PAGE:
March 6, 2009: My friend Josh despises bad-beat stories.

April 16, 2009: "“Connectivity is poverty” was how a friend of mine summarized Sterling’s bold theme."

If you're keeping count, that's 17 friends (not including Coldplay) Virginia managed to work into her once-a-week column in about 17 months. That Virginia sure has a lot of friends! Although it does seem a bit odd that they rarely have any identifiable features or last names (except the foreigners who have made-up-sounding names like Sylvain Bourmeauor and seem to exist in V-Heff's columns solely to remind us how worldly she is).

But let's assume all of Virginia's "friends" not only exist, but are actually -- shudder -- friends with her. One reference a month is still particularly remarkable when you consider that her columns consist of her going to some website and writing a few paragraphs about it. She doesn't interview the websites' creators or consult experts or write about anyone's opinion but her own. The only time you'll hear another voice in her column is when she writes about one of her friends, who all sound as remarkably self-satisfied and in love with their own cleverness as she does. (This is actually not so different than Tom Friedman, who only likes to quote experts who talk like he does, tortured metaphors and all. And you didn't think I'd be able to work him in this post.)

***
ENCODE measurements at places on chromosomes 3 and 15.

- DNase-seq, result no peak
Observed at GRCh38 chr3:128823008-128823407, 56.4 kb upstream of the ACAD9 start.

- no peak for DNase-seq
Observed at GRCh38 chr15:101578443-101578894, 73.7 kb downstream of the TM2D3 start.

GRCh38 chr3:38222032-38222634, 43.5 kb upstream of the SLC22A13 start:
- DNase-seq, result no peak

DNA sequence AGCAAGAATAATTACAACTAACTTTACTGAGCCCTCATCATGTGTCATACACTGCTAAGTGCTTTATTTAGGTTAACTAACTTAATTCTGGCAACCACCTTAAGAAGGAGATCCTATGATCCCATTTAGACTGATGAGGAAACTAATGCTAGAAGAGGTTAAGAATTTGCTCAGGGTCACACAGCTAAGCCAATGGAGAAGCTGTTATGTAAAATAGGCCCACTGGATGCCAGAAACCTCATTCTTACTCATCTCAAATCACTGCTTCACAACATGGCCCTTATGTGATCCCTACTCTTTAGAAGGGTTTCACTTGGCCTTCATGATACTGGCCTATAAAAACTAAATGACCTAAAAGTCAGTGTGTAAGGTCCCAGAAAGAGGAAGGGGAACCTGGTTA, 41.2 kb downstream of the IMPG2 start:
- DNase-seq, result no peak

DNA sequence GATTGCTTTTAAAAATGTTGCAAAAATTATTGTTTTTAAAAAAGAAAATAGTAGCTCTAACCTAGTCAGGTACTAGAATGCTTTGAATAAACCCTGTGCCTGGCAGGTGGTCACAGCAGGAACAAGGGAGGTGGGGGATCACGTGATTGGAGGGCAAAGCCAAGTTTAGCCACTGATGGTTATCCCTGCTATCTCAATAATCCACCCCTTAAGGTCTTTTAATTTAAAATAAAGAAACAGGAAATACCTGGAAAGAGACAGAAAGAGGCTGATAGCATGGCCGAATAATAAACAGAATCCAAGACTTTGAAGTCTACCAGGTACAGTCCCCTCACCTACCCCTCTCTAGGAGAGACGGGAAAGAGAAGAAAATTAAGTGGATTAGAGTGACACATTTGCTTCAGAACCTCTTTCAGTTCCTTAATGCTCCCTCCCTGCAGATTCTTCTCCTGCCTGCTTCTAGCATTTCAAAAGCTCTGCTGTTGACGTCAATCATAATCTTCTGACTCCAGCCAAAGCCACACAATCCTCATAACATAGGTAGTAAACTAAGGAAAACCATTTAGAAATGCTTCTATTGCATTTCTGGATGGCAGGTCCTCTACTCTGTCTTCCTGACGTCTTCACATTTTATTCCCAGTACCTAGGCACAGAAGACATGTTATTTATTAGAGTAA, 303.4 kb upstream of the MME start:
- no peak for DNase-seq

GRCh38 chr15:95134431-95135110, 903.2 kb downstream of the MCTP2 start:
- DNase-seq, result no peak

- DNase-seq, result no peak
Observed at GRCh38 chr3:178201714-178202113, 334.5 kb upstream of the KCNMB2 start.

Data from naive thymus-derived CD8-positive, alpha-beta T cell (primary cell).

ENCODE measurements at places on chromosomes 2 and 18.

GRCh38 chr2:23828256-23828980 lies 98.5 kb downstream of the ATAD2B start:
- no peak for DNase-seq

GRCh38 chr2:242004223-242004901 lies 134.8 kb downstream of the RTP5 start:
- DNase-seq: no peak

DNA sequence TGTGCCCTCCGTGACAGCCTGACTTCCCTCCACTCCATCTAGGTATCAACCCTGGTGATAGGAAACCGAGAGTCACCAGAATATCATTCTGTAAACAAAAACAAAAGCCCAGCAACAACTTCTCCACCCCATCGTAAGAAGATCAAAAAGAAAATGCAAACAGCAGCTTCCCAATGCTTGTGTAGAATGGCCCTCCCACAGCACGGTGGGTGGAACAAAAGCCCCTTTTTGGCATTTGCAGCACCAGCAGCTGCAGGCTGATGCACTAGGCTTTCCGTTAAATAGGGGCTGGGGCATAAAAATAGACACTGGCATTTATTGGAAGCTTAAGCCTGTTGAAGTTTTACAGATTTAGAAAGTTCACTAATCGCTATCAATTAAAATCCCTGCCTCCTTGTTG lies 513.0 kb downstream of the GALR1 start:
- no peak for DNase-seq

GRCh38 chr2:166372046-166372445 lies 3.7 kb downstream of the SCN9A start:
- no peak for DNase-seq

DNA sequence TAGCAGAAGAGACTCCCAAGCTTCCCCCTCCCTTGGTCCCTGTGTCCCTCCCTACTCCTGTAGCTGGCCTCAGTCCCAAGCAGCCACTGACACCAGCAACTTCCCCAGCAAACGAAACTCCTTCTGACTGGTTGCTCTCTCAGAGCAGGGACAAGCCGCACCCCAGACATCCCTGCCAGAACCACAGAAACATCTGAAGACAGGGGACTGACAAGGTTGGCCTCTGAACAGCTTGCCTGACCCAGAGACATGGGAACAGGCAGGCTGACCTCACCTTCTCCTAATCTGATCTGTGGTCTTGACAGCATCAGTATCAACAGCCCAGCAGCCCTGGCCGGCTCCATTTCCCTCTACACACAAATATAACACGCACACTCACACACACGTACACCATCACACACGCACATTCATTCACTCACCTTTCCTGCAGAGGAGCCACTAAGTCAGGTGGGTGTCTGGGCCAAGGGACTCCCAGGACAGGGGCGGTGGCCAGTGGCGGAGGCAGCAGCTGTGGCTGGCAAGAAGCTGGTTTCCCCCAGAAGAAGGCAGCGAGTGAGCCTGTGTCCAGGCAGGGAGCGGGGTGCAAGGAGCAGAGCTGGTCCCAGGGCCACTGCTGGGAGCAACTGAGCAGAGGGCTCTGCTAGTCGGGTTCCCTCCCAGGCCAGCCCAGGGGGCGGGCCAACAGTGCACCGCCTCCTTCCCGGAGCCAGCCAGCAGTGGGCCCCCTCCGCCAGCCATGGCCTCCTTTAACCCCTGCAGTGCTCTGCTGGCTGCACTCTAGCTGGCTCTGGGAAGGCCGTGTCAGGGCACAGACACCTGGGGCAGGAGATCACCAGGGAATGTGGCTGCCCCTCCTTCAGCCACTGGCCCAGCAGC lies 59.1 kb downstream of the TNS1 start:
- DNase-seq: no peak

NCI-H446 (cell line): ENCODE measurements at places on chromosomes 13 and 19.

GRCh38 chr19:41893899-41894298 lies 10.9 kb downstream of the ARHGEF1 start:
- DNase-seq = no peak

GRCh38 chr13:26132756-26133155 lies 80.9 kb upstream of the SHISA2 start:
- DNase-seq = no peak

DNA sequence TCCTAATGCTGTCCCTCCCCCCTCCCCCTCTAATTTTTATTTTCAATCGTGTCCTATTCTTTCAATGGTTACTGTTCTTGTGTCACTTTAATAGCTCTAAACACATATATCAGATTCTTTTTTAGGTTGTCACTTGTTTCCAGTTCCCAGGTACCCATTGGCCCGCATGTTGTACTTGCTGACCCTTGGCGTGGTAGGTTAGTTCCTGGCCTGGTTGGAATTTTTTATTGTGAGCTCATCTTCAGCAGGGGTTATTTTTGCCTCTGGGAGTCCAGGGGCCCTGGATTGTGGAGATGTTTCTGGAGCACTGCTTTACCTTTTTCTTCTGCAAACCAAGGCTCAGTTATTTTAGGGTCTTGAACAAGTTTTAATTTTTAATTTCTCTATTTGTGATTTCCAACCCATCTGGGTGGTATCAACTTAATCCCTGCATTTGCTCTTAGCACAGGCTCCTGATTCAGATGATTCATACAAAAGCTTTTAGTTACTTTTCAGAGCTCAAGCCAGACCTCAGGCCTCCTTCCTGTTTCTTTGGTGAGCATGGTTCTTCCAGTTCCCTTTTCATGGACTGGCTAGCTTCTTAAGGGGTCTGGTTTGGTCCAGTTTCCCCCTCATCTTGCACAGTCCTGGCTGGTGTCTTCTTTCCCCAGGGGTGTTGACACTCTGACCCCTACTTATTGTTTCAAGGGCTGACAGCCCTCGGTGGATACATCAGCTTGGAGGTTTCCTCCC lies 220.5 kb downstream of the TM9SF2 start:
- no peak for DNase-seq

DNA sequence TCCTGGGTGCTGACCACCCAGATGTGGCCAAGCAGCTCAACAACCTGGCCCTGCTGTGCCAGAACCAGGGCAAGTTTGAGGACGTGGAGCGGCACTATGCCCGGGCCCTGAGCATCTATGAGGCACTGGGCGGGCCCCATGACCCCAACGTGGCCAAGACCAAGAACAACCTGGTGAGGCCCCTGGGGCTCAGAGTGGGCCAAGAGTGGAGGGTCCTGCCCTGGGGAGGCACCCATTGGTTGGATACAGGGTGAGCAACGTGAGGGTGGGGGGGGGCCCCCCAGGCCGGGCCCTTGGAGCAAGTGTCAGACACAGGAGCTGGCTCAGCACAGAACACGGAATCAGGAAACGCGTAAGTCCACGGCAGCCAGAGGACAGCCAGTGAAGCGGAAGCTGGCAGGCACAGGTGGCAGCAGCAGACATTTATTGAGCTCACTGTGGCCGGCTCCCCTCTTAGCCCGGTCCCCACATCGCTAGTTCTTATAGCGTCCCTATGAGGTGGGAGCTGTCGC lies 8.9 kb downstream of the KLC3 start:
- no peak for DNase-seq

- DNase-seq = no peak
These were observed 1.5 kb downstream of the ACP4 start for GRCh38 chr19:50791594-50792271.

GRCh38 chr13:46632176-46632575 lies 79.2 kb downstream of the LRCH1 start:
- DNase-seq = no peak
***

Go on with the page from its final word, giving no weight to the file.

Which brings me to Virginia's August 26, 2009 column, "Facebook Exodus" in which she declared, "Things fall apart; the center cannot hold. Facebook, the online social grid, could not command loyalty forever. If you ask around, as I did, you’ll find quitters." V-Heff is putting on her reporter's cap and asking around. Wow. I wonder who she asked.
  • "My friend Alex joined four years ago at the suggestion of “the coolest guy on the planet,” she told me in an e-mail message."
  • "Another friend, who didn’t want his name used, found that Facebook undermined his whole notion of online friendship." (Note: It didn't undermine his notion of friendship, but of "online friendship". Virginia Heffernan collects douchebag friends like some people collect 19th-century English dishes, with a specialty in patterns by Cauldon or Minton.)
  • “'I primarily left Facebook because I was wasting so much time on it,' my friend Caroline Harting told me by e-mail."
We're all interested in our friends' coming and goings. But only in the insular, my-friends'-navels-are-almost-as-interesting-as-my-own world of Virginia Heffernan are the actions of three friends a trend that says something about a website, which Heffernan herself notes, drew 88 million unique visitors the month before. 88 million visitors - who gives a shit if three of Virginia's friends no longer peruse Facebook while waiting for their Fresh Direct deliveries? And more to the point: Why does the Times Magazine publish the status updates of Heffernan and her obnoxious friends every week?